Seasonality across the cretaceous-paleogene boundary: a high-resolution ontogenetic study of the Antarctic bivalve, lahillia larseni

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High-resolution ontogenetic stable isotope (δ18O and δ13C) analysis of accretionary carbonate bivalve shells can provide subannual records of their environments. These records present an opportunity to better understand the seasonal variation of past climates and environments. Characterizing the seasonality of past environments is especially helpful in resolving subtle changes during intervals of climate change or environmental perturbations such as during extinction events. Late Cretaceous and early Paleogene bivalve shells of Lahillia larseni from Seymour Island, Antarctica, were isotopically sampled at a high ontogenetic resolution in order to characterize the seasonality of this unstable environment for a period of ~1.3 Myr across the Cretaceous-Paleogene (K-Pg) extinction interval. Ontogenetic δ18O profiles support an austral spring or summer season of growth for L. larseni, with the magnitude of seasonal temperature variation experienced during the growing season ranging from 1.6 ± 0.3°C to 9.5 ± 0.5°C (1σ). The ontogenetic δ13C profiles record isotopic variations in the bottom water dissolved inorganic carbon (DIC) reservoir resulting from the seasonal activity of primary producers. Interannual variations in the primary productivity signal are interpreted as possible evidence for a second bloom of productivity in late summer in years with an additional flux of nutrients, and for the delayed onset of primary productivity in years with winter sea ice. Abnormally low δ13C values in ontogenetic carbon isotope profiles with large seasonal variation provide evidence for the seasonal cycling of biogenic methane production and oxidation occurring during a ~180 kyr interval across the K-Pg boundary. Stratigraphic trends reveal a sudden 6.8 ± 1.3°C (1σ) warming event across the K-Pg boundary, with a duration of ~100 kyr, similar to previous estimates of warming across the K-Pg. This study, which presents the highest resolution ontogenetic sampling of L. larseni shells, provides new insights into the seasonality of an unstable paleoenvironment with no modern analogue, and highlights the potential for changes in subannual variability to destabilize an environment during an interval of extinction.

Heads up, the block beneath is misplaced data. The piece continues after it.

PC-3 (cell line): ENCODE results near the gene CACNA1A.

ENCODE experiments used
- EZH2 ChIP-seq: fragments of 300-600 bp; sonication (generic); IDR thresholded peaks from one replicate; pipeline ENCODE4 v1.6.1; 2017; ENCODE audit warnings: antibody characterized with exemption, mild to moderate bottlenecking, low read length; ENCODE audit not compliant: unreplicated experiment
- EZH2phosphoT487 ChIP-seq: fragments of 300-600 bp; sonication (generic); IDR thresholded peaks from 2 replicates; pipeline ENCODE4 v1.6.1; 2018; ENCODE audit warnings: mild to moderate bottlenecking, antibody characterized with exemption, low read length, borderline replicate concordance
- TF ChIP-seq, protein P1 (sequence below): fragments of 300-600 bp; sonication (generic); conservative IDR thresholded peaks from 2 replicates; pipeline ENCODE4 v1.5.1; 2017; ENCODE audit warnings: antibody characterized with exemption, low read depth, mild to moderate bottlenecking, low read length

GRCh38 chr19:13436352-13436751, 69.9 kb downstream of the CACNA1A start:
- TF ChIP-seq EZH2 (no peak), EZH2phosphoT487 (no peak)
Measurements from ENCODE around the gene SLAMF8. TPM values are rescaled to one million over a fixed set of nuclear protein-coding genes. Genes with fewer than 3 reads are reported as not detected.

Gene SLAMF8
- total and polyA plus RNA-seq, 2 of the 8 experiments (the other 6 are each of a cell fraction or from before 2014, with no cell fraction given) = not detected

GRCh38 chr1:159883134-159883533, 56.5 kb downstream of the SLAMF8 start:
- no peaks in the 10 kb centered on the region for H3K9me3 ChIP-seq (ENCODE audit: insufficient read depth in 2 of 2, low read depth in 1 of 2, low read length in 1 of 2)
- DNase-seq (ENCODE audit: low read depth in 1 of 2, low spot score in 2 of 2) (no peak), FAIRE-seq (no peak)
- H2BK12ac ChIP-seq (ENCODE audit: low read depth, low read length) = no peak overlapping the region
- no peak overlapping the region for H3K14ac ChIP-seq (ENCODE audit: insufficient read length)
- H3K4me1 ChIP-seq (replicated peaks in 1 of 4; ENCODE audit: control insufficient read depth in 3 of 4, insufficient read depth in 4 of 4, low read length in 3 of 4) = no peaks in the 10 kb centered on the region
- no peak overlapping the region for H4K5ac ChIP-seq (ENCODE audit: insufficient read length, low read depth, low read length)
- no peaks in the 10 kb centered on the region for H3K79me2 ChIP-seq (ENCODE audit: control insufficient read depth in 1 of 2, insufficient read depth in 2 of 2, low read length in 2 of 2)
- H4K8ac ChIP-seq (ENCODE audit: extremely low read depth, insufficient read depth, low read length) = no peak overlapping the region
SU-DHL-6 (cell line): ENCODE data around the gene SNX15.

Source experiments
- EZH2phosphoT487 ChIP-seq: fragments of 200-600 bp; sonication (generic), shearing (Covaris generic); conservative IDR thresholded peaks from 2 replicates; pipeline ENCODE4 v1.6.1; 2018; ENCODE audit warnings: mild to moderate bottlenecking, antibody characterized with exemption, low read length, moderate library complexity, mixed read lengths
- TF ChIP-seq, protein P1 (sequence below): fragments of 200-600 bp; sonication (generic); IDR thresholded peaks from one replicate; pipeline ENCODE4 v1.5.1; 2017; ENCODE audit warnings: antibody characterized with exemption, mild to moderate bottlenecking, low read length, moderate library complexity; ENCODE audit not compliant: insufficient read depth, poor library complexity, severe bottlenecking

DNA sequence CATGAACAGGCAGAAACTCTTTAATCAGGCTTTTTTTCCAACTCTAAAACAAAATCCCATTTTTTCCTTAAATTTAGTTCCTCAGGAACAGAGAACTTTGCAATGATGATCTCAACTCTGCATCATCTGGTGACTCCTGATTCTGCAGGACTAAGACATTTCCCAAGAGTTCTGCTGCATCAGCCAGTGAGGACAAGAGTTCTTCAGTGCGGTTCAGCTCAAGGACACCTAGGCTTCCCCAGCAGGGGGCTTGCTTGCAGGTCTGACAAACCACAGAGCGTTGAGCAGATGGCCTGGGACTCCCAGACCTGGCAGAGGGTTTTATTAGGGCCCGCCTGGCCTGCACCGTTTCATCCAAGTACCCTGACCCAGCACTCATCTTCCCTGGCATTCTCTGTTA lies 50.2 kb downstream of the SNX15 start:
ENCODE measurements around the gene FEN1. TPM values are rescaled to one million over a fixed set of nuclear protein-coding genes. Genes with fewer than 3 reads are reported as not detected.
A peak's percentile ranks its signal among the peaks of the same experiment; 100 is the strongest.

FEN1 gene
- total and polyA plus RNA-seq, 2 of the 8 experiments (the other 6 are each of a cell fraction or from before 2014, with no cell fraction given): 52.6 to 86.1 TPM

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Biogeochemistry, Paleontology, Geobiology